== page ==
Heavy traffic in London. Cars are a major source of CO2 emissions in the UK
  • Tyre rolling resistance: response to the EU public consultation (part 2 of 2)

    Response to the public consultation of the European Commission on outline proposals for a new Regulation on Advanced Safety Features and Tyres

    1. T&E welcomes the fact that the Commission, albeit years too late, has finally stated its intention to regulate tyre rolling resistance and tyre pressure monitoring systems.
    2. Effective standards must be urgently introduced applying to original equipment, replacement and retreaded tyres for all road vehicles (C1, C2 and C3 tyres).
    3. T&E deplores the lack of ambition of the proposed standards. The limit values suggested are far from technology-forcing. They are insufficient to make a real difference in the marketplace.
    4. A 10 kg/tonne standard for C1 and C2 tyres is much more adequate as this at least ensures that a significant part of the market has to improve its performance.
    5. Standards for 2016 are also needed to push innovation. As current ‘best practice’ tyres have a rolling resistance of about 7 kg/tonne, a 2016 limit value should at least be in that range.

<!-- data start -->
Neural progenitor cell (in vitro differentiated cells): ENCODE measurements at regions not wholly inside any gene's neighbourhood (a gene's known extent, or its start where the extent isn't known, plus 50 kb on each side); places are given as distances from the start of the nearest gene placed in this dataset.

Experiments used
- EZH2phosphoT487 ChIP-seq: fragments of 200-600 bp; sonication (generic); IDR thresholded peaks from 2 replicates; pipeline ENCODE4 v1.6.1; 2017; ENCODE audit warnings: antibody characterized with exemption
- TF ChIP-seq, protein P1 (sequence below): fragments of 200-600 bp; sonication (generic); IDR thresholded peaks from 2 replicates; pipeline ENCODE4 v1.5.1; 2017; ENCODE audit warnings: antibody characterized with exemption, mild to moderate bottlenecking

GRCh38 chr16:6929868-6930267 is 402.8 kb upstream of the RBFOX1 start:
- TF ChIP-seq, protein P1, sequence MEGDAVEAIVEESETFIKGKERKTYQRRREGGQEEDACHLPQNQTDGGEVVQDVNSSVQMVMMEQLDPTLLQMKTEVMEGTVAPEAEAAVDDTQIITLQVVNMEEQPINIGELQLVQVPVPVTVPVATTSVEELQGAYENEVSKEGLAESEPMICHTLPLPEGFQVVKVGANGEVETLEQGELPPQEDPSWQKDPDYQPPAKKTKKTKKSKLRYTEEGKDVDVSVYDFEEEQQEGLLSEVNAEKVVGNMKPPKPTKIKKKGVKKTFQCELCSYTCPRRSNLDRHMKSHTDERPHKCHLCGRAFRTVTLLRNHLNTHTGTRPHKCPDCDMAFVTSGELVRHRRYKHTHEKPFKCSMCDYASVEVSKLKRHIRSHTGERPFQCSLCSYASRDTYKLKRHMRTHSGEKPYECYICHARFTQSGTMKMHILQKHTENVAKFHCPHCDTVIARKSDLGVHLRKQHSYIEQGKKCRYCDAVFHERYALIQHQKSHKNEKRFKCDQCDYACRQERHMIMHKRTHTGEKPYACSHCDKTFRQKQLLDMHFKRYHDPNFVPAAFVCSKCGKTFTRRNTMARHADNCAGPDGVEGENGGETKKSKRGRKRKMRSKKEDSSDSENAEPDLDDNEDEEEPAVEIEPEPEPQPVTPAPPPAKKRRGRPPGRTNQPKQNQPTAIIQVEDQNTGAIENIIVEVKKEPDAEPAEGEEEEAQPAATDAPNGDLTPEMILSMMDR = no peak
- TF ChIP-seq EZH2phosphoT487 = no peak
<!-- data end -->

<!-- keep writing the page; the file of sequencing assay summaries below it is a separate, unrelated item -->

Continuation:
6. Supporting instruments are necessary, including labelling, provision of consumer information and purchase incentive programmes.
    7. Labels should contain the usual seven instead of the arbitrary four bands the Commission proposes. They should be equipped with the usual red-green colour codes to ease decision making. They should apply to all tyres, be adjusted for technological progress, and include an estimate of fuel cost savings over the lifetime of the car compared with the ‘worst’ G label tyre in order to strengthen the incentive and forge a link with the interests of the consumer. Today’s best tyres should qualify for a B label rather than an A label in order to ensure a strong innovation incentive;
    8. There is no justification to permit further allowances in rolling resistance limit values for extra-wide tyres intended for personal or commercial use.
    9. T&E requests that the Commission introduce mandatory energy efficiency labelling. The “most efficient” category in these prescriptions should be beyond the performance of the best tyres of today, in order to pose an innovation challenge to the industry.
    10. T&E strongly supports the introduction of accurate tyre pressure monitoring systems (TPMS) that detect deflation much earlier than the systems in the US, that are primarily designed to prevent dangerous levels of deflation.

    Our overall conclusion is that the detailed requirements of the rolling resistance draft proposals are highly disappointing in the light of the EU’s climate and energy efficiency targets. The proposed standards and labelling scheme should be drastically improved.